Henriette tries to teach him to swallow (While watching her tongue move, Bauby thinks, "This isn't fair."), but while she sees progress, he doubts it. With his mouth unable to form words now and in the foreseeable future, she brings in a chart with the alphabet listed in the order of frequency in which the letters are used. When she says the letter he needs to form a word, he blinks. When he wants to start a new word, he blinks twice, "Like the spacebar on a typewriter," she says. Bauby's frustration is obvious; something so rudimentary and natural for him before has become a challenge of concentration and collaboration.

It took about 200,000 blinks at a rate of two-words-per-minute to for Bauby to write the 144 pages of his memoir, and the transformation of a man from complete despair to a need to write his struggle and find meaning in a life trapped in his brain is the film's journey. The first phrase he blinks out for Henriette is "I want death," and the usually optimistic Henriette replies, "How dare you." She apologies, but her fury and the kindness she reminds Bauby that people have shown him makes him decide to stop pitying himself. "Other than my eye," he says, "two things aren't paralyzed: my imagination and my memory." He begins to use these, and Schnabel and cinematographer Janusz Kaminski (whose work while seeing through Bauby's eye is simply tremendous is in its detail and craft) takes us outside of Babuy more often.

He imagines his condition as being in a diving suit; he allows his mind to wander to wherever it wants to go in the form of a butterfly. The butterfly roams the terrain and eventually ends up in a book publisher's office, where Henriette announces to the publisher over the phone for Bauby that he wants to write a book. Enter Claude (Anne Consigny), who will make the enormous effort to take Bauby's optical dictation.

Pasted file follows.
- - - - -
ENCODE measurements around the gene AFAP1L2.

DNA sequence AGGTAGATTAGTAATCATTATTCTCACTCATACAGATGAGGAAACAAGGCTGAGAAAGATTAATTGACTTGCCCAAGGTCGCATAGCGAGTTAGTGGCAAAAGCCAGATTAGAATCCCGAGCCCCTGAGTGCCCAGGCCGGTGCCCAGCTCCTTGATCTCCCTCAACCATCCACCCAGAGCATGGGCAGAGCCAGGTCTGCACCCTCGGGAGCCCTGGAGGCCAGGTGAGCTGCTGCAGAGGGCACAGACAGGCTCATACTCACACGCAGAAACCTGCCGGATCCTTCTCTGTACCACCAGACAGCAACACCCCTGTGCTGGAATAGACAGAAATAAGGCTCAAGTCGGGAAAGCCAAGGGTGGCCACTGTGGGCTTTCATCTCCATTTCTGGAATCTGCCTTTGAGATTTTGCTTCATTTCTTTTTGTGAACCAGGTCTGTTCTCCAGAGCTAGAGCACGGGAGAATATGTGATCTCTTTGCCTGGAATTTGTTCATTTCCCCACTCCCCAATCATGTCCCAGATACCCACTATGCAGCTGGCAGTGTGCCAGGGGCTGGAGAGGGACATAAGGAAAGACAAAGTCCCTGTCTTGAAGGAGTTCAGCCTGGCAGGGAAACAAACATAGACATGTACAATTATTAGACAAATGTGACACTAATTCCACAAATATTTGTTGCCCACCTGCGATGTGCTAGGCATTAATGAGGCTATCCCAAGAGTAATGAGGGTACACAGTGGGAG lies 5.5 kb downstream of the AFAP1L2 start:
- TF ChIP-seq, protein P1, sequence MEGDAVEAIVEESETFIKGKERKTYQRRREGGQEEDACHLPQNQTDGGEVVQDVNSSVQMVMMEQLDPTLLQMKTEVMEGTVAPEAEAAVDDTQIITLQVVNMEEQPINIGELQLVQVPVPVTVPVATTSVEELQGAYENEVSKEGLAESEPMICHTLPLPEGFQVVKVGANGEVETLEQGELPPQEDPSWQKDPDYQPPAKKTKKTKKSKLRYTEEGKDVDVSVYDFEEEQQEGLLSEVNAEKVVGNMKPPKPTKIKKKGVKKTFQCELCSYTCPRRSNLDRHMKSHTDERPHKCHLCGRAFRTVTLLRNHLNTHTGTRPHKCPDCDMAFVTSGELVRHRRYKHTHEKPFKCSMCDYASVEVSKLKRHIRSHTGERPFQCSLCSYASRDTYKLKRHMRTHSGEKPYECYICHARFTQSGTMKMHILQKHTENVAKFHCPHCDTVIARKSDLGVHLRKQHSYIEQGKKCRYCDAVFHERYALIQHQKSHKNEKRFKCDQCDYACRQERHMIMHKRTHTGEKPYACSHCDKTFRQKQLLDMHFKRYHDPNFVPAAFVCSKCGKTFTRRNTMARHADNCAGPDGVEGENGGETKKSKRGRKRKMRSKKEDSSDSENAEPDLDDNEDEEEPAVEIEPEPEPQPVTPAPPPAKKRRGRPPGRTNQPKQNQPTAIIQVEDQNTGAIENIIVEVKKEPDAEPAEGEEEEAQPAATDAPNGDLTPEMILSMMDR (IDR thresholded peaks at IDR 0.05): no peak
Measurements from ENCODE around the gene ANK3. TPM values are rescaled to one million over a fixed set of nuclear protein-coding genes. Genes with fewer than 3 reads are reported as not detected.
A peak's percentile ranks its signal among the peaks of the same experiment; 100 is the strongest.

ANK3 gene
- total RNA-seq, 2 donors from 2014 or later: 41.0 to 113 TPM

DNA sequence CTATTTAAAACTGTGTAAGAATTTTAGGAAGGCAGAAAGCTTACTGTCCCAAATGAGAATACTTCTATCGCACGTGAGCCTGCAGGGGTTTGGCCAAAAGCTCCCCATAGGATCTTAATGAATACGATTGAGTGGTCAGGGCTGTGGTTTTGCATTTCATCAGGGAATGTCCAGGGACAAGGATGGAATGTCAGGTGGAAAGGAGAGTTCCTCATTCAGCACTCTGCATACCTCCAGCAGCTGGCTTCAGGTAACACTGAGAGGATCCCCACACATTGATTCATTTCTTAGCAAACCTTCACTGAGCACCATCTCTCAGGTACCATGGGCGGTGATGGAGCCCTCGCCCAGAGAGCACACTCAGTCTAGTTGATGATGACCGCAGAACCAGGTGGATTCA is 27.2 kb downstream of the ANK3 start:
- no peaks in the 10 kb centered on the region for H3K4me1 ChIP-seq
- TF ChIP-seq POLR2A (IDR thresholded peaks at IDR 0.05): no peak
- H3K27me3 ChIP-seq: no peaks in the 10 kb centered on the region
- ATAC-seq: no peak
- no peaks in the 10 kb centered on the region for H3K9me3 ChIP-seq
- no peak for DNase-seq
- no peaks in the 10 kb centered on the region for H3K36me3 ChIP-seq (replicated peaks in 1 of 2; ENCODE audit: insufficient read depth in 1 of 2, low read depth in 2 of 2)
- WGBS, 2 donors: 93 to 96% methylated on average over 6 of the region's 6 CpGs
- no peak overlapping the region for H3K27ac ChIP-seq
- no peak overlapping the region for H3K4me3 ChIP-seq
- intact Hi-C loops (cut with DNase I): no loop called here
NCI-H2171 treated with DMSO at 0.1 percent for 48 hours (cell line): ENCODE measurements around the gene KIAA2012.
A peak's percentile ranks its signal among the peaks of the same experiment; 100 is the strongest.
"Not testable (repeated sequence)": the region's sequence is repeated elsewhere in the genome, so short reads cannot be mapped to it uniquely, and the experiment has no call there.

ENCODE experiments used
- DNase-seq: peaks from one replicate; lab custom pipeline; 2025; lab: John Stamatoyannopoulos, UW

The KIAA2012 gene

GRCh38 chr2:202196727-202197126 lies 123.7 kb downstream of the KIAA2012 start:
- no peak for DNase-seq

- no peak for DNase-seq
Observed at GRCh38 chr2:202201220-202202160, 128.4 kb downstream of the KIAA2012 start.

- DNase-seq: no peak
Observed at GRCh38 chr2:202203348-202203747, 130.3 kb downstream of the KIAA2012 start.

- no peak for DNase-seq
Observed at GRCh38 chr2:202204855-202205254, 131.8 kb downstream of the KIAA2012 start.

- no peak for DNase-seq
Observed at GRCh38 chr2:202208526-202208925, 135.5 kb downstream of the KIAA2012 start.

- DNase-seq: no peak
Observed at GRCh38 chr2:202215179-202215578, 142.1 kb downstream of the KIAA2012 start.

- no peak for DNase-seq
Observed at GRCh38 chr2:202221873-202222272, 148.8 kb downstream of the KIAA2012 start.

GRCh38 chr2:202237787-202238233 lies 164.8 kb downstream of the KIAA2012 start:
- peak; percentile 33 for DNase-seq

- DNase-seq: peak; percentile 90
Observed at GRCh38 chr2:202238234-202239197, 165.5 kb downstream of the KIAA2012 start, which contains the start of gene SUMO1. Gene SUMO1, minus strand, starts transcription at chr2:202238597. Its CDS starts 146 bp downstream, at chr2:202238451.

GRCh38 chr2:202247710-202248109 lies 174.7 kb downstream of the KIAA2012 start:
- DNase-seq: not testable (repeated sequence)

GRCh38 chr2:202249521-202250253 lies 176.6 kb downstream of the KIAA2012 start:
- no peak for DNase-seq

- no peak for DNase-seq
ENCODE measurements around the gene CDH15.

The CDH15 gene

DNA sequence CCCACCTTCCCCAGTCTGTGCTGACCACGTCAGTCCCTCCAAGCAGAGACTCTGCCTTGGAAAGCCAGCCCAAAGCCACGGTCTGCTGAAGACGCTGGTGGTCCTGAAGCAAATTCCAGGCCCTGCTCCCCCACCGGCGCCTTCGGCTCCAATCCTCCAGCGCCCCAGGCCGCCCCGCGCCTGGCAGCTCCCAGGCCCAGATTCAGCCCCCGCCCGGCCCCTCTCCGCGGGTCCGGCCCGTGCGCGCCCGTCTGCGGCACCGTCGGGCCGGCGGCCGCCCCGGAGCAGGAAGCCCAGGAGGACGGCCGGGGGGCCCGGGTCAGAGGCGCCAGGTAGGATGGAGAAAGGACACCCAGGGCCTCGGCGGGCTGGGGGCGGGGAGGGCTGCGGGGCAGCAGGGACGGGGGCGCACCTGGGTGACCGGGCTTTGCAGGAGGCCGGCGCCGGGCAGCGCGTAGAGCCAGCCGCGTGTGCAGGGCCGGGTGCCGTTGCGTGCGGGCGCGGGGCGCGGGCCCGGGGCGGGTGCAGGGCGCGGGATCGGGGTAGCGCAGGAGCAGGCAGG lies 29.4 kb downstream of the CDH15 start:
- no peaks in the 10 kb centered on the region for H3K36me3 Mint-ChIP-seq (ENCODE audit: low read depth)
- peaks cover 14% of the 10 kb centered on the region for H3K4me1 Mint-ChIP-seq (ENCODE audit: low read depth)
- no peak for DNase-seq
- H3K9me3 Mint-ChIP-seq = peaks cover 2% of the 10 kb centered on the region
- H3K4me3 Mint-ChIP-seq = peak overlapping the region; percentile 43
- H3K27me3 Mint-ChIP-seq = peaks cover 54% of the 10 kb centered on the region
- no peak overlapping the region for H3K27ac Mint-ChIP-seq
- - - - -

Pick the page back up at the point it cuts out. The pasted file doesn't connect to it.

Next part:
The film is evocative in Schnabel's presentation of Bauby's condition, and while it is impossible to conceive of the level of frustration that Bauby felt and the strength it took to overcome it, the power of Schnabel's film is that he provokes us to try to imagine them. It is inspiring and affecting not because of the circumstances but because Schnabel, Kaminski, and screenwriter Ronald Harwood offer us a window into Bauby's mind and allow us to experience the same kind of escape from it as Bauby, in his own way, finds.

We see Bauby on the beach with Céline and his children. We see his son crying in his mother's arms after having to wipe the drool from the side of his father's mouth. "Even a shadow of a dad is still a dad," Bauby considers. He grieves not being able to ruffle his children's hair but rejoices simply "to see them live." Bauby's own father (Max von Sydow in a great cameo) gives his son a phone call in a wrenching scene; for medical reasons, both men are unable to visit the other. This will do, but it is not enough.

A lot of movies aspire to incite inspiration off of real stories, assuming the words "Based on a true story" are sufficient. The Diving Bell and the Butterfly, through Bauby's words and Schnabel's inventive and impeccable craft, tells the story of a life interrupted and continued to the best of its ability. It is inspiring, yes, but it is also deeply sad, perceptive, and contemplative.

Copyright © 2007 by Mark Dujsik. All rights reserved.